(Posted by David AuBuchon)
I’m presently working on a paper criticizing the credibility of observational vaccine safety studies, with an emphasis on MMR-autism studies. The first part of the paper is a literature review documenting overlooked and potentially devastating sources of confounding and bias. The second part is a sensitivity analysis grounded in the literature review. The analysis illustrates numerically why existing MMR-autism studies are (at best) literally meaningless, as they would probably be incapable of detecting even a large autism risk owing to these flaws.
All constructive criticism is welcome. Subscribe to the comments thread at the bottom of the page if you wish to follow discussion on this research.
Fatal Flaws in Vaccine Safety Research: An Analysis of Confounding by Contraindication and Exposure Dilution Bias
The most important questions of vaccine safety are mostly addressed by observational studies. However, these require careful design and analysis to address many potential sources of bias and confounding. Two such sources which have received inadequate attention are confounding by contraindication (CBC) and exposure dilution bias (EDB). In studies of childhood vaccinations CBC occurs when children who have observable attributes that are associated with increased risk of adverse outcomes are simultaneously less likely to receive vaccines than are other children. This generally occurs because of parents’ perceptions that vaccines are not safe for their children with such “high-risk” attributes. Subsequently, adverse outcomes become concentrated in control groups, working to conceal any potential harms of vaccines, or even to produce spurious “protective” effects. EDB occurs if subjects in both the exposure and control groups have received other vaccines not under study that pose identical risks. The baseline pool of those susceptible to the adverse outcome may be shrunk due to harm from other vaccines, leading to a reduction in observed harm. EDB biases any true elevation in relative risk downward towards one.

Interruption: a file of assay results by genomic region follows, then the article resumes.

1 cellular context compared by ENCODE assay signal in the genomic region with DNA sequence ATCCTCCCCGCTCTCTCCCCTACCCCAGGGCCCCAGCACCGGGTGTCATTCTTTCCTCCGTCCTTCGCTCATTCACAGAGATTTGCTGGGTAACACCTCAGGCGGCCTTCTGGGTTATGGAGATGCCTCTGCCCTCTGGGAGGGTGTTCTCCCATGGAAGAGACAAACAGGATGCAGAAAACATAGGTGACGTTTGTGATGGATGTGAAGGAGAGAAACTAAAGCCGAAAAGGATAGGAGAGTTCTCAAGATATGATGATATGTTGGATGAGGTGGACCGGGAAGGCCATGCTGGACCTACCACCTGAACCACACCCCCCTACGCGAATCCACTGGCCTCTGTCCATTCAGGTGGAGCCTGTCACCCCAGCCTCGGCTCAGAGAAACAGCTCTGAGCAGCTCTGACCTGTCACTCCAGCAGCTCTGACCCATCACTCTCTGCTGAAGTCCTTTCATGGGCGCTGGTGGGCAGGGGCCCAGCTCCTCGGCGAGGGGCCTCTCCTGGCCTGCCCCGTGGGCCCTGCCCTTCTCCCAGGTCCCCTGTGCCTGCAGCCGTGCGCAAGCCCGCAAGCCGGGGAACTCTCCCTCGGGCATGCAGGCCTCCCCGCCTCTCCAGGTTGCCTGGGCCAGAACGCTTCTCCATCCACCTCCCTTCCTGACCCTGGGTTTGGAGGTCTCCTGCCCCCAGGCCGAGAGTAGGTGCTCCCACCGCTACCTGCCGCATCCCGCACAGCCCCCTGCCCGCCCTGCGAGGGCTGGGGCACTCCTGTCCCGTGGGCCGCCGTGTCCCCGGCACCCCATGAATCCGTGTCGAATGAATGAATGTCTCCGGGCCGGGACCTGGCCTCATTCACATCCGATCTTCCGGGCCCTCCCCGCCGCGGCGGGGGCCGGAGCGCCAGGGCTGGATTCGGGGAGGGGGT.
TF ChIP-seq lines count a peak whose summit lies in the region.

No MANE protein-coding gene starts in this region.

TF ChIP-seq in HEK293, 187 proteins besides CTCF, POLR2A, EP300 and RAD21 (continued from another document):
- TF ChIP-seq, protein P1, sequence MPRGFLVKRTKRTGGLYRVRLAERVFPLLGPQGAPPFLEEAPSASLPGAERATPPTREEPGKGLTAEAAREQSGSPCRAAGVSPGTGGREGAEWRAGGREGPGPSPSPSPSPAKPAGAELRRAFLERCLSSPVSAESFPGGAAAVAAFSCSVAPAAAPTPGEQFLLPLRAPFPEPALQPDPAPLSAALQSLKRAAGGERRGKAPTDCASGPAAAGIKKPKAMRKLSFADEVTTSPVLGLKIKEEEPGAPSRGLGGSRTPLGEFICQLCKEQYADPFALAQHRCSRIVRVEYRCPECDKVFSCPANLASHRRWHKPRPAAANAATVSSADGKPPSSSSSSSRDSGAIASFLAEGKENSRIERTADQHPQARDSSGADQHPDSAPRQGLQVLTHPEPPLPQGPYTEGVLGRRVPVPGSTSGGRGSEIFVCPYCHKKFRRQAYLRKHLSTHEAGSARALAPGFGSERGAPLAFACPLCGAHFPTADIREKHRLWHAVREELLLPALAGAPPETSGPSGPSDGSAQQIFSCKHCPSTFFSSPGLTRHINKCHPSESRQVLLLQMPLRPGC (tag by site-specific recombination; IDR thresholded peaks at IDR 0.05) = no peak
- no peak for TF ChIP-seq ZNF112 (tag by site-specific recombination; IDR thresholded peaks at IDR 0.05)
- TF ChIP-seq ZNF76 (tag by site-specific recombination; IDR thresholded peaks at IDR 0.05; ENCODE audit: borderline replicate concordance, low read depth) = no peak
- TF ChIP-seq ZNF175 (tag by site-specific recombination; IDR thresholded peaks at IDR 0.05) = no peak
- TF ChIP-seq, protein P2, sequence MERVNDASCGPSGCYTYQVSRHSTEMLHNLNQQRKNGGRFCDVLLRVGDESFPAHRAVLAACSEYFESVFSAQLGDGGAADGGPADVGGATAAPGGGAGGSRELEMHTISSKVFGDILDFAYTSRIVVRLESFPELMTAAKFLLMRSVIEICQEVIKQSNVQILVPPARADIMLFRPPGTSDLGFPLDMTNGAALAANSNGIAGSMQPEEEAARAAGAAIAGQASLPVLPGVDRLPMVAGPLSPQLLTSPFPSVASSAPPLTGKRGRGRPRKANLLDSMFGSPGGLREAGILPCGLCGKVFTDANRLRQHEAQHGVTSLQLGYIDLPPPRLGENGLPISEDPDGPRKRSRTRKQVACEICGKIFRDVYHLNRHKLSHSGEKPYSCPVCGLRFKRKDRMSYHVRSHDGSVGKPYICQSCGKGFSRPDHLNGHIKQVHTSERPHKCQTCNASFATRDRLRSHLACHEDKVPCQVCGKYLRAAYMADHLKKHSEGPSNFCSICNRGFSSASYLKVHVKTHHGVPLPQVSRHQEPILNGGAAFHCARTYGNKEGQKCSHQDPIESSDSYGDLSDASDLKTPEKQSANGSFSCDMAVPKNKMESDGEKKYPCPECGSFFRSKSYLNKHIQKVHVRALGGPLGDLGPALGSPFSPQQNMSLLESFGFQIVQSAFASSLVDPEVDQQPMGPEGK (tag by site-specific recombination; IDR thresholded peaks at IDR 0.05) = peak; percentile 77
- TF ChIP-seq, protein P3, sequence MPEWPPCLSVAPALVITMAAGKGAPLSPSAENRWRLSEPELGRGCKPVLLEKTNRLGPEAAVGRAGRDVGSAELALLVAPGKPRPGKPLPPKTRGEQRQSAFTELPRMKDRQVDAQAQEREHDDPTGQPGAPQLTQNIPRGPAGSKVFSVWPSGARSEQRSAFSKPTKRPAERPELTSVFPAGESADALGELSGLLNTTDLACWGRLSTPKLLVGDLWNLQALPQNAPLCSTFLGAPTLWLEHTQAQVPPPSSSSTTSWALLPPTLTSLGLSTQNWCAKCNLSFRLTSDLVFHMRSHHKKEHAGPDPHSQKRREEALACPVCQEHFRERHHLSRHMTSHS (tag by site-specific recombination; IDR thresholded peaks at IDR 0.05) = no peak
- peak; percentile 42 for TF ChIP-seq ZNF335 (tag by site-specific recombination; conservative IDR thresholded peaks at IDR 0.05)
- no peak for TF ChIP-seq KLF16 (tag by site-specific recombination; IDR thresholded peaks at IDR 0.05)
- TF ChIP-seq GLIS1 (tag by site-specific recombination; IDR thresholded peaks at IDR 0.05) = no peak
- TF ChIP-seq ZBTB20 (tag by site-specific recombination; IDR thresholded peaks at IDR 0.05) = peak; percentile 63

I review the literature documenting the certain or near-certain existence of CBC in a variety of vaccine safety studies, with particular attention to at least 10 types of contraindications that stand to confound MMR-autism studies. I also document the likely existence of EDB in a number of contexts. I review efforts researchers have made to address these two weaknesses, sometimes successfully, and sometimes not. I document a pattern of conflicting results that suggest when CBC and/or EDB are credibly addressed, harms from vaccines are reported, and when they are not credibly addressed, an absence of those same harms or even protective effects are reported.
Fine and Chen previously derived a mathematical expression to model the effects of CBC in vaccine cohort studies. I enrich their expression to model CBC in greater detail, and to simultaneously model the combined effects of CBC and EDB in the context of MMR-autism cohort studies, demonstrating the sensitivity of reported risk ratios to both CBC and EDB. I illustrate using plausible variable values that in the event MMR and possibly other vaccines cause ASD that existing studies would very likely be incapable of detecting even very large risks.
Lastly, I offer four suggested observational study designs that reduce CBC and/or EDB. Most importantly among them is a retrospective design comparing fully vaccinated children to unvaccinated children in a manner that is ethical, probably feasible, virtually eliminates both CBC and EDB, and addresses concerns about differences in baseline characteristics between vaccinated and unvaccinated families.
I posit that CBC and EDB are the “elephants in the room” that render large swaths of vaccine safety research not credible.
In Two Simple Pictures
This first image illustrates confounding by contraindication in MMR-autism studies:
Children already at high-risk of being diagnosed with ASD are selected by their parents to not receive MMR. This concentrates ASD cases in the control group, thereby concealing risk. Note that atypical development refers to an entire family, and not necessarily just an individual child. For example, if a child has an older sibling with ASD, even though the younger child may not have any signs of ASD, this child is nonetheless at both increased risk of ASD (because autism runs in families) and at higher risk of skipping MMR.
The next image illustrates exposure dilution bias: